Towards the broken


Isaiah 53 (A Good Friday text)

3He was despised and rejected by others.

Psalm 22 (The appointed psalm for Good Friday)

File:Russian - Crucifixion - Walters 37309.jpg24He did not despise or abhor the affliction of the afflicted.

“He was despised.” We have a natural abhorrence of disease and disfigurement. Abhorrence may seem too strong a word, but I would defend it. We all know people who can’t stand the sight of blood. We have a natural aversion to distortions of the human appearance. We pull away from those whose suffering seems unremitting. A crying child will invoke our sympathy, but a child who cannot be consoled will eventually make us want to turn away. We cannot bear it.

There is something strangely compelling about human tragedy that turns us into voyeurs watching on television, glancing at an accident as we drive by, or watching from a distance. But only from a distance. Too close, too real, or unremitting suffering overwhelms us.

Maybe it’s the feeling of helplessness. Maybe it’s the fear. I visited a widow in the hospital many years ago, her head held immovable by a steel ring and screws into her skull. She had fallen on the basement stairs and broken her neck. She lived now on a ventilator and a feeding tube. There was no future for her. There was no recovery. This was no fever that would pass, no wound whose pain could be lifted by a parent’s kiss. I came and sat with her. There was nothing to do but bear her burden with her for a moment. But I was haunted by the experience. There are some things you’d rather not see. She died when her ventilator failed and no one heard the alarm. Such a death haunts me, too. Unable to summon help. Unable to cry out. Unable to move. Dying alone. Haunting.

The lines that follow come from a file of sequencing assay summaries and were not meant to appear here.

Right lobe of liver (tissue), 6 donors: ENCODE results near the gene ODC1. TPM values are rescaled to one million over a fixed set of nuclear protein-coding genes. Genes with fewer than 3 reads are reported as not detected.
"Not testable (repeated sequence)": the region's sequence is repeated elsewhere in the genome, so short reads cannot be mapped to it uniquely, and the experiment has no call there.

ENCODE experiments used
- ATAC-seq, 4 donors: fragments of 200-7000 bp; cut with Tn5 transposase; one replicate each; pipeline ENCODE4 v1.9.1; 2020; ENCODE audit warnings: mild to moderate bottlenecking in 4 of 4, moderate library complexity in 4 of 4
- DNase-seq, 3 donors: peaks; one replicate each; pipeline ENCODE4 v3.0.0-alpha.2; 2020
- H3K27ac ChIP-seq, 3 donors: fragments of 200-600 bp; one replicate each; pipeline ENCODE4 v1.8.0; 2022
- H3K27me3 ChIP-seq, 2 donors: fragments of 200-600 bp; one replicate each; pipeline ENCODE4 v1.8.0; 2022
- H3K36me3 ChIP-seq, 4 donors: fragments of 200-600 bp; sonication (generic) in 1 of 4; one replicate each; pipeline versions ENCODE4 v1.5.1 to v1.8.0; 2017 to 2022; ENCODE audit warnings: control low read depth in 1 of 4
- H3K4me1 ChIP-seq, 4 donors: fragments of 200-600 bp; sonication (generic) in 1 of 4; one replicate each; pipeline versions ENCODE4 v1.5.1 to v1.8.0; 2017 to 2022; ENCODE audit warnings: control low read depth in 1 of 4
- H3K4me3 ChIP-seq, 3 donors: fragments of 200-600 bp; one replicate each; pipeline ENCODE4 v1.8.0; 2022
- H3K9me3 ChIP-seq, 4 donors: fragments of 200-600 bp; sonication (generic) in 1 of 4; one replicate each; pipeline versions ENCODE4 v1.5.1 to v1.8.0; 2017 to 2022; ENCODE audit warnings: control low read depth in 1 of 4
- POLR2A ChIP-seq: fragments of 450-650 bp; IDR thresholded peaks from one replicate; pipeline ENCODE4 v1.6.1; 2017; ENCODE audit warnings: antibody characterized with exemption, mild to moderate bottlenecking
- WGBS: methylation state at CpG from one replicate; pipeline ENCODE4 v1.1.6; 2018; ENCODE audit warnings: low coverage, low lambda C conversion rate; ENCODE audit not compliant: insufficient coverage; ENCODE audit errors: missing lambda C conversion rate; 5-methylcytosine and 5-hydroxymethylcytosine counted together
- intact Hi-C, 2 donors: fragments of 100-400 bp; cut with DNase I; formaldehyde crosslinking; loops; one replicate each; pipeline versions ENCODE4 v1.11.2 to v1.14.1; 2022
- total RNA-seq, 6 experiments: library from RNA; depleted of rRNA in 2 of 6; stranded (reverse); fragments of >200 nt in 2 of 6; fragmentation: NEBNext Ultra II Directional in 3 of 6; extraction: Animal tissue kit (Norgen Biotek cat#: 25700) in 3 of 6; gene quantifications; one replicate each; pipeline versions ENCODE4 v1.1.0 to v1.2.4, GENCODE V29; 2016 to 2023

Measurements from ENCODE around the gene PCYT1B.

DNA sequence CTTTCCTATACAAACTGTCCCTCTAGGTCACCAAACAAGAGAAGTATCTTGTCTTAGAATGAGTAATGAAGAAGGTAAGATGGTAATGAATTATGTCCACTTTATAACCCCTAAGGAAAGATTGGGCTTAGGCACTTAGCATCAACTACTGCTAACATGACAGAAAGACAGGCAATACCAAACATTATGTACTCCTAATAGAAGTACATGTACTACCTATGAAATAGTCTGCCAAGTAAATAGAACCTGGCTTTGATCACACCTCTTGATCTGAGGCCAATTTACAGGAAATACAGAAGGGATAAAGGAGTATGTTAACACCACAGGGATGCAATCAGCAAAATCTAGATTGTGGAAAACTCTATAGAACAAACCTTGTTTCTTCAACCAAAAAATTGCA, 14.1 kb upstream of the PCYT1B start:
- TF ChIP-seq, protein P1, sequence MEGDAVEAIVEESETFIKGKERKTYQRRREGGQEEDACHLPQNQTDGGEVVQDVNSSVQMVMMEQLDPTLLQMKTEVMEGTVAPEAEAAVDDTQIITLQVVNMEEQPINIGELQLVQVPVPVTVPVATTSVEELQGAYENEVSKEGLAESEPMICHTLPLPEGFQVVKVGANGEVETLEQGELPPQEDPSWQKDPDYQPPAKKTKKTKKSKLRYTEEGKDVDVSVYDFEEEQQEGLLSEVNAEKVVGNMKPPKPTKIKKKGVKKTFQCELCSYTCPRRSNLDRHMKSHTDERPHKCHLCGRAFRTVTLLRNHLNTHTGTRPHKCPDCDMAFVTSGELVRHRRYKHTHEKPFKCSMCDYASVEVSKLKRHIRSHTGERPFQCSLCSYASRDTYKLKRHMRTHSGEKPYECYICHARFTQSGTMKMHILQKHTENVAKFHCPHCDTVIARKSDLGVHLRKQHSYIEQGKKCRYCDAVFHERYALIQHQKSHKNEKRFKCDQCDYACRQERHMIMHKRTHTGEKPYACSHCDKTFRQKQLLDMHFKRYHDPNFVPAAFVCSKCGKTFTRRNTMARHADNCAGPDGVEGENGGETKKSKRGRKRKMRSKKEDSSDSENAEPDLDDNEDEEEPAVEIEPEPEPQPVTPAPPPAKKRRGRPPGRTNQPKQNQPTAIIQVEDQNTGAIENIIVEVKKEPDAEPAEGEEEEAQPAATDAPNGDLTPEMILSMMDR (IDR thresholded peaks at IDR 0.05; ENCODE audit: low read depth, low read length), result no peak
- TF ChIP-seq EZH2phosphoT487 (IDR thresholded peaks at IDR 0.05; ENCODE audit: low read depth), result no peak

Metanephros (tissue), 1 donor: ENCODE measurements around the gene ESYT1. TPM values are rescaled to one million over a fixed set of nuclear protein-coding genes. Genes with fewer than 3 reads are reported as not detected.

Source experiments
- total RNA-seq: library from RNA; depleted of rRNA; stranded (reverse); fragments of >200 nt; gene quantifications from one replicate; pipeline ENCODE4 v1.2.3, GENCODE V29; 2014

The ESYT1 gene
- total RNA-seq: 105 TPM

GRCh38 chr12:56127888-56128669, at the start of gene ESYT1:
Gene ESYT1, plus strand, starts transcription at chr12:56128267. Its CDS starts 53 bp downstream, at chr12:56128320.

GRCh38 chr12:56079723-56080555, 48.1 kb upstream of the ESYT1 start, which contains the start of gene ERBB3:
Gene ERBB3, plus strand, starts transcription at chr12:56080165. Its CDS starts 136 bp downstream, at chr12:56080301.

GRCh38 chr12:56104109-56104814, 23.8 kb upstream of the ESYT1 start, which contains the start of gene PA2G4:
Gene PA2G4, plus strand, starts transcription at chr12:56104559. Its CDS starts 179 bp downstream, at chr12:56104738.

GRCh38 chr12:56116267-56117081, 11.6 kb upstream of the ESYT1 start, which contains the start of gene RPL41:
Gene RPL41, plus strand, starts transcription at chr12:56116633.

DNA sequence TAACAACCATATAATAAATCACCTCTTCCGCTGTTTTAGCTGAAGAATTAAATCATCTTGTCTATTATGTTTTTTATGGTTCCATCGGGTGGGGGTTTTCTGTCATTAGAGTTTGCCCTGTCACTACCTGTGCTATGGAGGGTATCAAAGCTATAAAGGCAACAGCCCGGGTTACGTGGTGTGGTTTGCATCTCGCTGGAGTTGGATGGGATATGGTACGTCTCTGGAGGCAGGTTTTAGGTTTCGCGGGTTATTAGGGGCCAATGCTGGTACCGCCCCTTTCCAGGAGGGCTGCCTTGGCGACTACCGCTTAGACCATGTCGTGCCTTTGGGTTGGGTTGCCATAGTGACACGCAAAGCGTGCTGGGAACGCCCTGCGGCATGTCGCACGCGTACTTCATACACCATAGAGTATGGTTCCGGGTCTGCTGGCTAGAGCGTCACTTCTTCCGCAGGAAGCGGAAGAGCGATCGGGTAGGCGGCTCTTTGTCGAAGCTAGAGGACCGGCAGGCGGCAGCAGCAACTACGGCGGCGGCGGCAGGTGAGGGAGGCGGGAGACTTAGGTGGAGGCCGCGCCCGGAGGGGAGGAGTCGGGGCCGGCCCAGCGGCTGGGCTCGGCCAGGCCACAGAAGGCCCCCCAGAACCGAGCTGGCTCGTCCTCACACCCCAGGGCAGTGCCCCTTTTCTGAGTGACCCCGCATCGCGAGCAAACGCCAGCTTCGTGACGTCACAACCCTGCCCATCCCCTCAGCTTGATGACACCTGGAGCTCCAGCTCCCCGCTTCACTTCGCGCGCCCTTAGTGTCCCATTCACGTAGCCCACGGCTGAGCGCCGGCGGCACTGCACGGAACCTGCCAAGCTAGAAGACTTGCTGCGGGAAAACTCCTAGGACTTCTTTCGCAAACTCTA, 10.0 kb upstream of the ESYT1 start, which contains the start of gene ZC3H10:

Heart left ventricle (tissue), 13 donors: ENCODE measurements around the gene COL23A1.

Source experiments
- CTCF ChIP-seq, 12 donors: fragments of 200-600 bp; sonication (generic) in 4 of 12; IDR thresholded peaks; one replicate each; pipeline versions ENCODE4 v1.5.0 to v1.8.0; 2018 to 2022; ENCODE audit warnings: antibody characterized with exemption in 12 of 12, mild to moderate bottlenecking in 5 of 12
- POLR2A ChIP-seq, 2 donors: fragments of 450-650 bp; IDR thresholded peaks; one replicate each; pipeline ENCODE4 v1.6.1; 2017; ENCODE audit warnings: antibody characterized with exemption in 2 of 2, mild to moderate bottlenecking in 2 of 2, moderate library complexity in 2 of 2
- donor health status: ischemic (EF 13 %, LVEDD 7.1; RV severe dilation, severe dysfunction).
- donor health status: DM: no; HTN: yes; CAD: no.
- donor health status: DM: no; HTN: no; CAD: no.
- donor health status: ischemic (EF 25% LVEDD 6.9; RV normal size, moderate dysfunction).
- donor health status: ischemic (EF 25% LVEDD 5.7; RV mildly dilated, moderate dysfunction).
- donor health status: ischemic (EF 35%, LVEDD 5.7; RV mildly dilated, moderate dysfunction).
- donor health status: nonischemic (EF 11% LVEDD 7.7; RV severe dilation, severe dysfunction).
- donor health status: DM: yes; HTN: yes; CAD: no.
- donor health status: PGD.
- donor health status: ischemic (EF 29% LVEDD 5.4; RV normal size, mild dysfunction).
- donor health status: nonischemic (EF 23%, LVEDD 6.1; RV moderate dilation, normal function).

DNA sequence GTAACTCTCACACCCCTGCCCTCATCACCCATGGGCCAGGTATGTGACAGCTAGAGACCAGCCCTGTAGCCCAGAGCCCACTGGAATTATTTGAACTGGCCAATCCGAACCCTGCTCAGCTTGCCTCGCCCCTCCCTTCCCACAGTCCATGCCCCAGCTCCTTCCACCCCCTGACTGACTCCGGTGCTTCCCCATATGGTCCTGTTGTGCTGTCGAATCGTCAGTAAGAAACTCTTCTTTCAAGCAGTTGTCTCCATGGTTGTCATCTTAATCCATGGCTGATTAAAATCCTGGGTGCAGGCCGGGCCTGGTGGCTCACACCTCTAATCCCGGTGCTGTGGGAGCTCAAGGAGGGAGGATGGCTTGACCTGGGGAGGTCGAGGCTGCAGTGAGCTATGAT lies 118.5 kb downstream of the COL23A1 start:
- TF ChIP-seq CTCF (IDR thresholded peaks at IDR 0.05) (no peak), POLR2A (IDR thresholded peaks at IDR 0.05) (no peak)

So we have this natural response to turn away from the afflicted. But Jesus does not turn away.

24He did not despise or abhor the affliction of the afflicted;

It’s not only the afflicted from whom we turn away. We turn away from the grieving, too; we want them to “get over it” and be “normal” again. We turn away from the addict, from the beggar, from those who differ too far from us. We stigmatize all kinds of people – which is an interesting word considering that the word “stigmata” refers to those who bear in their hands and feet the wounds of Christ.

3He was despised and rejected by others.

Maybe it was because he walked with the lowly that “he did not despise or abhor the affliction of the afflicted.” Or maybe it was simply because God is not like we are. God turns toward the suffering, not away. God turns toward the broken not away. God turns toward the crucified not away. God turns towards us with a compassion that does not grow weary, and a mercy that has no end.


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